Demand for Chinese domestic air travel is looking sickly. , reporting a surprisingly large 10% drop in passenger yield for the first half of 2013, complains that competition has become all the more fierce because of slowing demand, “rapidly increasing capacity of the airline industry” and expansion of the national high-speed rail network.
One factor that China Southern does not mention is one that would occur to almost any passenger: the increasing unreliability of Chinese airline services, encouraging travelers to look for alternative means of transportation, or deterring them from leaving town at all. An explosion of media coverage of this issue over the past few months does not augur well for future demand.
China Southern is the most domestically focused of the three big Chinese carriers. The most internationally oriented,, reports a 15% fall in domestic yields for the same period, even as pricing for its services to other countries has held steady.
“The economy has probably slowed faster than the airlines expected when they placed their aircraft orders,” says ICF SH&E analyst Guo Yufeng. For this year, he suspects, the airlines set their capacity on the basis of central government forecasts for economic growth that turned out to be optimistic.
The main Chinese airlines are controlled by the central government, giving them an incentive to follow official guidance in planning their operations.
Gross domestic product in China grew 7.5% between the second quarters of 2012 and 2013, well below the rates of 10-11% commonly seen until a few years ago — and more or less permanently so, in the opinion of most economists.
Indeed, China Southern’s figures, if taken as an economic indicator, suggest the country’s business environment may be weaker than generally thought. China Southern carried 6.5% more passengers in the first half of this year than it did a year earlier.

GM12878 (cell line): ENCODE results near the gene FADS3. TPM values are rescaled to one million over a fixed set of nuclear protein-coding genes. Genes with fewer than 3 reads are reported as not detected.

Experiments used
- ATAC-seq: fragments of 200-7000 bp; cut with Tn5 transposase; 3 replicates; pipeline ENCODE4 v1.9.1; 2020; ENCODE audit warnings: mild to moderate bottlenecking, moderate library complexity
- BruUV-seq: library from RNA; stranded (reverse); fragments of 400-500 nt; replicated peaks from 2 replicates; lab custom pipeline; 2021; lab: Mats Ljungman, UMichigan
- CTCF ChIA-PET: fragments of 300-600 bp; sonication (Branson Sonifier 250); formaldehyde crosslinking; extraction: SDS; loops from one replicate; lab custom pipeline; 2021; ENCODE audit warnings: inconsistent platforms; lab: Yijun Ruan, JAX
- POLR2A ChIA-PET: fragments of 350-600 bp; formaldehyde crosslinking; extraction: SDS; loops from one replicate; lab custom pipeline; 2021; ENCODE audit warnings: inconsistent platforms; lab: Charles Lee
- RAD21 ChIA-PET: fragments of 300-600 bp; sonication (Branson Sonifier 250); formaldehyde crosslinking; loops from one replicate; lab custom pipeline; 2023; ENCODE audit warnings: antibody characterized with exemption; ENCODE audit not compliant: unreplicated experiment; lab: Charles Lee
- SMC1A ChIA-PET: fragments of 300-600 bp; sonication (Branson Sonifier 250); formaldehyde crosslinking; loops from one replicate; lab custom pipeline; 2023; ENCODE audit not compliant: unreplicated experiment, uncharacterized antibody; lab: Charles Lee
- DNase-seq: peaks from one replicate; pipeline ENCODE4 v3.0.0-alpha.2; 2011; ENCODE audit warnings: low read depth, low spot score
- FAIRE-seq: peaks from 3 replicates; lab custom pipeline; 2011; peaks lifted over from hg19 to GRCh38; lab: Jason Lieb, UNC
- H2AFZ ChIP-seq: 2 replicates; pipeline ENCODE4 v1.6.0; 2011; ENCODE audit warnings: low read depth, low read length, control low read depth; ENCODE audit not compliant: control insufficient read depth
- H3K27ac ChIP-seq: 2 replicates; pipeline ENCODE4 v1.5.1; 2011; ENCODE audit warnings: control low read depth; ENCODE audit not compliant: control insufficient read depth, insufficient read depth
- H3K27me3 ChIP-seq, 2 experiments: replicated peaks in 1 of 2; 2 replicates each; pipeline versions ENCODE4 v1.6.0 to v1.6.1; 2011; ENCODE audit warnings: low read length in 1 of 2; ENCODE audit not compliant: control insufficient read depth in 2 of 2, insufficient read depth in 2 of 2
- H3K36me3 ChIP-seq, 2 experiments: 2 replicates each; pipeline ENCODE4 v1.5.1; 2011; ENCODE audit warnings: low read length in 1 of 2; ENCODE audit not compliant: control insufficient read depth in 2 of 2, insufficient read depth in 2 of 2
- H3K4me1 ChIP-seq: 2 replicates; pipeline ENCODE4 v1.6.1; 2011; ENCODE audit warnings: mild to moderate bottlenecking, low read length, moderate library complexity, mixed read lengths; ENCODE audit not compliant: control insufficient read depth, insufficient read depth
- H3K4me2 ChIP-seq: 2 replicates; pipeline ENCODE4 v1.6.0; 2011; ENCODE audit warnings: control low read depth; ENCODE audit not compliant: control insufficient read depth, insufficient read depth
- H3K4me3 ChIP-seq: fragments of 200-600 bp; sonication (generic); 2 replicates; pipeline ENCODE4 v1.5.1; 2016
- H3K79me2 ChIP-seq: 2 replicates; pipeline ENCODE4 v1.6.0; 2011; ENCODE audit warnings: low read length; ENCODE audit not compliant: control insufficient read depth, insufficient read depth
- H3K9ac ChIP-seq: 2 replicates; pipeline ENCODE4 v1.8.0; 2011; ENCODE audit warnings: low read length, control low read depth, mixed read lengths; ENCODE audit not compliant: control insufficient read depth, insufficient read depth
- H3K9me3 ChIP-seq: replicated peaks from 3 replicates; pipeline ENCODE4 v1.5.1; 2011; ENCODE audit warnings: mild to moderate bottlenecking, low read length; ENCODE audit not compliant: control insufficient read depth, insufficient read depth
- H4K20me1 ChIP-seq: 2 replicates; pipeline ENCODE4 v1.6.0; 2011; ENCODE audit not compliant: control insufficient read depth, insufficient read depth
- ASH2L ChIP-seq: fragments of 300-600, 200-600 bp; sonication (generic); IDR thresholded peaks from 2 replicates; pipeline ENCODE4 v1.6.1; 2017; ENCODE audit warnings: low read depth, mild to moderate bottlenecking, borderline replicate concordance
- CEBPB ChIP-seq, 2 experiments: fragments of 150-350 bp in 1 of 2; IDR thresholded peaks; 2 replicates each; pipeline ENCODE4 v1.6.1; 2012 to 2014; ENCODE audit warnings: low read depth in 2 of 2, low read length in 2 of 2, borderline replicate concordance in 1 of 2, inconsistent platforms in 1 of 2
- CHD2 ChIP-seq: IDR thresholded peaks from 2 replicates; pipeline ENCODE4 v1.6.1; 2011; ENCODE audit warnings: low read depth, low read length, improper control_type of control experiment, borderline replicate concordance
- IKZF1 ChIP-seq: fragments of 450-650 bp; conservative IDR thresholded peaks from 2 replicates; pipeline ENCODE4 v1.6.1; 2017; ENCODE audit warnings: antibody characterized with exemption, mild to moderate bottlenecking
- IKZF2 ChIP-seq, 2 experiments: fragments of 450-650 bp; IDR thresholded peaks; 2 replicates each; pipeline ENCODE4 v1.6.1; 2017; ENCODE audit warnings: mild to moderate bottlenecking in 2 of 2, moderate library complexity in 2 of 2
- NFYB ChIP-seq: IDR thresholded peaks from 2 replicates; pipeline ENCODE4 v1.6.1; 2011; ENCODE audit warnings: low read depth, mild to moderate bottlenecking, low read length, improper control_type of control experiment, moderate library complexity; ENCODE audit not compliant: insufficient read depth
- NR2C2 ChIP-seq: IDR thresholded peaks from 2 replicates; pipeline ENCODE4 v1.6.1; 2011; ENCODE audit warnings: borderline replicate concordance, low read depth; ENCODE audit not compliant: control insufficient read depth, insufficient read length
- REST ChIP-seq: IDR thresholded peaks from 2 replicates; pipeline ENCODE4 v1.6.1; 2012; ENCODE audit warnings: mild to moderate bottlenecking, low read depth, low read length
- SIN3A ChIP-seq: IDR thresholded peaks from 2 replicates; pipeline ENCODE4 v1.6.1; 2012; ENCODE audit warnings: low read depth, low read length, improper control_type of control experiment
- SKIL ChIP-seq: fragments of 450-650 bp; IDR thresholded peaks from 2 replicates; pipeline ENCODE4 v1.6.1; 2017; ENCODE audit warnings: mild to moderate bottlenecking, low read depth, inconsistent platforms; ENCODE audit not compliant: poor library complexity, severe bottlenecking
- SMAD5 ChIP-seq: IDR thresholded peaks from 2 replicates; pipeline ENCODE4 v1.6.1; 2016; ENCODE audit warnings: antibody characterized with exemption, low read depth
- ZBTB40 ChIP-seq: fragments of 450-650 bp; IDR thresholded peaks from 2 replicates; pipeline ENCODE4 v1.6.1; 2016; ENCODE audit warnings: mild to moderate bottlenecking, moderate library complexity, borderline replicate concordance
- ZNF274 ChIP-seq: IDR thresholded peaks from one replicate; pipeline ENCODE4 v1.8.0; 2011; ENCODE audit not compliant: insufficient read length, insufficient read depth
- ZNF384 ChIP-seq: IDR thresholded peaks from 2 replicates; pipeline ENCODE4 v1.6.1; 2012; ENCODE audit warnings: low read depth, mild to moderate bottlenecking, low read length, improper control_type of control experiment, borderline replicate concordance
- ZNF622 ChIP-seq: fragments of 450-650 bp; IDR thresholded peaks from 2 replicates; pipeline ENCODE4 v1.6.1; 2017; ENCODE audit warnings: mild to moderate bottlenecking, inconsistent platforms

For an economy at China’s modest stage of development, with national income of only about $6,000 per person, air traffic should be rising somewhat faster than GDP.
The economy may not be the only factor, however. The quality of Chinese air services has been declining because carriers have been increasingly incapable of operating their flights on time.
An international survey finds that Beijing Capital and Shanghai Pudong Airports have the world’s least-punctual services. The air force’s restrictive control of air space is usually blamed, although the military recently seems to have tried to place the blame on shoddy airline management.
Whatever the cause, Chinese media has been full of reports of delayed flights in recent months. A typical story — one of scores — recounts how travelers waiting for a 1-hr. flight from Ningbo to Xiamen were kept cooling their heels for 20 hr.—while the carrier, Xiamen Airlines, came up with varying reasons for the delay.
Airlines provide faster service than China’s 300-kph (190-mph.) trains — if the aircraft leave on time. And Guo points out that the 5-hr. train service between Beijing and Shanghai offers the opportunity for 5-hr. of work in a comfortable seat, something to be envied by air travelers trapped in an aircraft awaiting takeoff clearance.